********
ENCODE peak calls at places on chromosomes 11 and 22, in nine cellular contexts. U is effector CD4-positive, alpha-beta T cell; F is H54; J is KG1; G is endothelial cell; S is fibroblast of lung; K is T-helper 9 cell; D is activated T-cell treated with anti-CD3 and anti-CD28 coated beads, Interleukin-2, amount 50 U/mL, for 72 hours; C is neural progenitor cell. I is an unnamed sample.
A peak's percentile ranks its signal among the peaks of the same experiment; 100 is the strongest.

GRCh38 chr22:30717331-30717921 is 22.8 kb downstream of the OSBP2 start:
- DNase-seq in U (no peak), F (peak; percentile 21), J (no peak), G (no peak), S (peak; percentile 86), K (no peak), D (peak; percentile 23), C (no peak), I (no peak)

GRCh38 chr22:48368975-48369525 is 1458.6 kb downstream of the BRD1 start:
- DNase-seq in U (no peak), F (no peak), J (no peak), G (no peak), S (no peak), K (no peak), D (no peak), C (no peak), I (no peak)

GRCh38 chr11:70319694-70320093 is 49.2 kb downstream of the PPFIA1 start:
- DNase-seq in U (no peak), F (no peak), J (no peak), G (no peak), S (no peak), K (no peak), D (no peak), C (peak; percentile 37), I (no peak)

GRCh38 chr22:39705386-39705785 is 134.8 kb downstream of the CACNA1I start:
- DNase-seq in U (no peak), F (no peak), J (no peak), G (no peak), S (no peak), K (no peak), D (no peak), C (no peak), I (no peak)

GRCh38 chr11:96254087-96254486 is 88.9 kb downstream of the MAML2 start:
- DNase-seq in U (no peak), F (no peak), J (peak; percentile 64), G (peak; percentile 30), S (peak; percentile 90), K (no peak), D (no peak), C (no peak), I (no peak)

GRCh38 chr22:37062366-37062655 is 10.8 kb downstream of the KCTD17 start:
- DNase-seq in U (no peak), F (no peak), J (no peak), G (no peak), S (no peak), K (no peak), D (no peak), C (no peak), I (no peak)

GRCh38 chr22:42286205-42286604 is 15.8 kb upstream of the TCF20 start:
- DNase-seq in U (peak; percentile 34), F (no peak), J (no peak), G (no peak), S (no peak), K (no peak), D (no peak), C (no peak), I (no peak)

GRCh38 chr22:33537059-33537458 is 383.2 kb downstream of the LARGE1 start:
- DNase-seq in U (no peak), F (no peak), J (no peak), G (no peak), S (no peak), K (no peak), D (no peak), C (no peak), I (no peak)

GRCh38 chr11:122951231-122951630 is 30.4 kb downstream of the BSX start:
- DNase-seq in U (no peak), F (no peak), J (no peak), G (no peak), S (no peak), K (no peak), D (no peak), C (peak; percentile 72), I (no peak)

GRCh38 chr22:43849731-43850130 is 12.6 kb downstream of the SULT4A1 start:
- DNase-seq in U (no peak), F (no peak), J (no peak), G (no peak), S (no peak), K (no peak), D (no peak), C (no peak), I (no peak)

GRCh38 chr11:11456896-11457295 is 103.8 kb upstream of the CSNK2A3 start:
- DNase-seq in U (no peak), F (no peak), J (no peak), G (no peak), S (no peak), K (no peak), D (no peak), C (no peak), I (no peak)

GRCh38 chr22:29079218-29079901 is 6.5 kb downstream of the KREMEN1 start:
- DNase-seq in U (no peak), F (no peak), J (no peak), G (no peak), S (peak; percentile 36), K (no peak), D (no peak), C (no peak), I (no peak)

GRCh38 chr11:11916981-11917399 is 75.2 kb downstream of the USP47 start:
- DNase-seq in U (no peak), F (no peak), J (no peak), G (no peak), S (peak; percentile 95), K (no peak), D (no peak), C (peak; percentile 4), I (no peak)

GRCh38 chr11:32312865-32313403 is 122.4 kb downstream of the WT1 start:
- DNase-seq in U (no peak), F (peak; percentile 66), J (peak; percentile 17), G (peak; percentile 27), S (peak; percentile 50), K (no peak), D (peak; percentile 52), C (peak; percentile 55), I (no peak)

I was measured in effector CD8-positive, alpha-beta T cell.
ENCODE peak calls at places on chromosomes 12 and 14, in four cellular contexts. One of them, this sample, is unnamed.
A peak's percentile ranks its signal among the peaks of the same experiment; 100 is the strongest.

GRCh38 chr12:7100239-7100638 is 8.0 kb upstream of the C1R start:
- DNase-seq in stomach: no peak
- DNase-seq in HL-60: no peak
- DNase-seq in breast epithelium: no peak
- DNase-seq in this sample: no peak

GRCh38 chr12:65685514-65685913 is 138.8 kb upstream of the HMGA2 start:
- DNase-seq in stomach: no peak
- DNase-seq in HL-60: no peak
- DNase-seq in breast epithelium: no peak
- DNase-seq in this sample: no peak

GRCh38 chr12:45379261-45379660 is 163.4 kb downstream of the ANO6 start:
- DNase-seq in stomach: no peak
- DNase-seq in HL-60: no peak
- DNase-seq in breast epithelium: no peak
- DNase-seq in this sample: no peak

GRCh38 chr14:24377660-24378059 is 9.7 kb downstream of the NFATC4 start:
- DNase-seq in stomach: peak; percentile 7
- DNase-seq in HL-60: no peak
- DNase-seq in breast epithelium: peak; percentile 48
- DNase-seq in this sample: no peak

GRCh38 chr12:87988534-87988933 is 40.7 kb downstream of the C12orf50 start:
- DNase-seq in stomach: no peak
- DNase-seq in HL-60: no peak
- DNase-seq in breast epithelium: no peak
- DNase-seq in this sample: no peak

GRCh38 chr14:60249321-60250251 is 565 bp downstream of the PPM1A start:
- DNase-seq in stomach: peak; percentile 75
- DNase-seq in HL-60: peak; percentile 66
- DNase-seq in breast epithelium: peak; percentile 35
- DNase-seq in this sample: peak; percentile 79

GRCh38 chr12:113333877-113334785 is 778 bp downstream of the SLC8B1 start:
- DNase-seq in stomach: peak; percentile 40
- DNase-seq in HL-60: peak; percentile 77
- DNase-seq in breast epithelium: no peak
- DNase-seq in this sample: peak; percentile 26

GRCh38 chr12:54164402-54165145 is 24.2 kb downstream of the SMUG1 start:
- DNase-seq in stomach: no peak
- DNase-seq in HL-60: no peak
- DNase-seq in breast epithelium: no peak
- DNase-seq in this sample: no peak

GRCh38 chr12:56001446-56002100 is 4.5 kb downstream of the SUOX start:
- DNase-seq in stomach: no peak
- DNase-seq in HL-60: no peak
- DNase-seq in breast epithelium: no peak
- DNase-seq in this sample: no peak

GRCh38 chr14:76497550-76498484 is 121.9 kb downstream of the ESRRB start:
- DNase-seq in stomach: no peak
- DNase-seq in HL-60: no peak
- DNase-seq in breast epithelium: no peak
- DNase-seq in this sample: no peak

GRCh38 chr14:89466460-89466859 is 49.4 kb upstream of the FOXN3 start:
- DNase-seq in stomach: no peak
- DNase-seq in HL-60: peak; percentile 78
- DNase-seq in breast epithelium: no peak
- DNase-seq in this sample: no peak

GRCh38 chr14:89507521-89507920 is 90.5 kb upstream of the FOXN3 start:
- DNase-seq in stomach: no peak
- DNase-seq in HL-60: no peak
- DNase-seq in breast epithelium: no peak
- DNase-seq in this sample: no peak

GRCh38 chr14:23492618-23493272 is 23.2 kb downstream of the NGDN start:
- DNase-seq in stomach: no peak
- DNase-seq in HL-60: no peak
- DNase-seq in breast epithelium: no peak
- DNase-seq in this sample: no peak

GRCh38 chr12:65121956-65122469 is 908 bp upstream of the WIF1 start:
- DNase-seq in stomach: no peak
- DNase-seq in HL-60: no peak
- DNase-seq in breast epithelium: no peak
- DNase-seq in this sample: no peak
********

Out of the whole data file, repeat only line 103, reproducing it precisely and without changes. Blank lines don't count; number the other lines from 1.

- DNase-seq in this sample: no peak